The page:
I. Purpose & Presumption Against Mediation
This screening protocol is designed to identify parties involved in divorce or child custody actions for whom mediation may be inappropriate because of domestic violence or child abuse, and to maximize safety and fairness in the mediation process. Mediation presumes that participants can maintain a balance of power with the help of a mediator in order to reach a mutually satisfactory resolution of a dispute. The mediation process and resulting agreement can be dangerous and unfair if the imbalance of power is great or if the imbalance is unrecognized.
When domestic violence is present among parties in a dispute, the abuser’s desire to maintain power and control over the victim is inconsistent with the method and objective of mediation. Fear of the abuser may prevent the victim from asserting needs, and the occasion of mediation may give abusers access to victims, which exposes the victim, the children, and the mediator to a risk of violence.
Mediator neutrality may support the abuser’s belief that the abuse is acceptable. The future-orientation of mediation may discourage discussion of past abuse, which in turn invalidates the victim’s concerns and excuses the abuser. This may result in agreements that are inherently unsafe.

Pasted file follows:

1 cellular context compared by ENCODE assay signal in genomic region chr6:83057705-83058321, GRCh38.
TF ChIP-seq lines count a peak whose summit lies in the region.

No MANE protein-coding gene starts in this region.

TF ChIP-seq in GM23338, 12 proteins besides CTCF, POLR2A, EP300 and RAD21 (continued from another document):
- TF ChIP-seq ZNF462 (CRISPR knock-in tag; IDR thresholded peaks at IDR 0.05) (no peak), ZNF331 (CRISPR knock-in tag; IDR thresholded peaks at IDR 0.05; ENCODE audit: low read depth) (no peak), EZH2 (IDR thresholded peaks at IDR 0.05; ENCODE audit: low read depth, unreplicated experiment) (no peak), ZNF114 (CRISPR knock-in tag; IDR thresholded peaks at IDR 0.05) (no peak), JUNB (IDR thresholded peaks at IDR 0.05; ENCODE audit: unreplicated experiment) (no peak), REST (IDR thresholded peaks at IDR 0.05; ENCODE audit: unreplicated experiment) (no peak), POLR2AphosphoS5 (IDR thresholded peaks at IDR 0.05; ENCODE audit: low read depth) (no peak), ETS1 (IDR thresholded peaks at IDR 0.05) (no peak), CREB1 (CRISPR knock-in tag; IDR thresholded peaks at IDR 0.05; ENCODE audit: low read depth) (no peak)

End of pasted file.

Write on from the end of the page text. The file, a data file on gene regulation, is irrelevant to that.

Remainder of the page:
Mandatory referral to mediation by the court may communicate to the abuser and the abused that the violence is not serious enough to compromise the parties’ ability to negotiate as relative equals. This message also may invalidate the seriousness of the abuse, dilute abuser accountability, and result in unsafe agreements.
When domestic violence is present, the case should be presumed inappropriate for mediation.
The decision whether to order, initiate or continue mediation should be made on a case-by-case basis.
Parties should be fully and regularly informed that continuation of mediation is a voluntary process and that they may withdraw for any reason.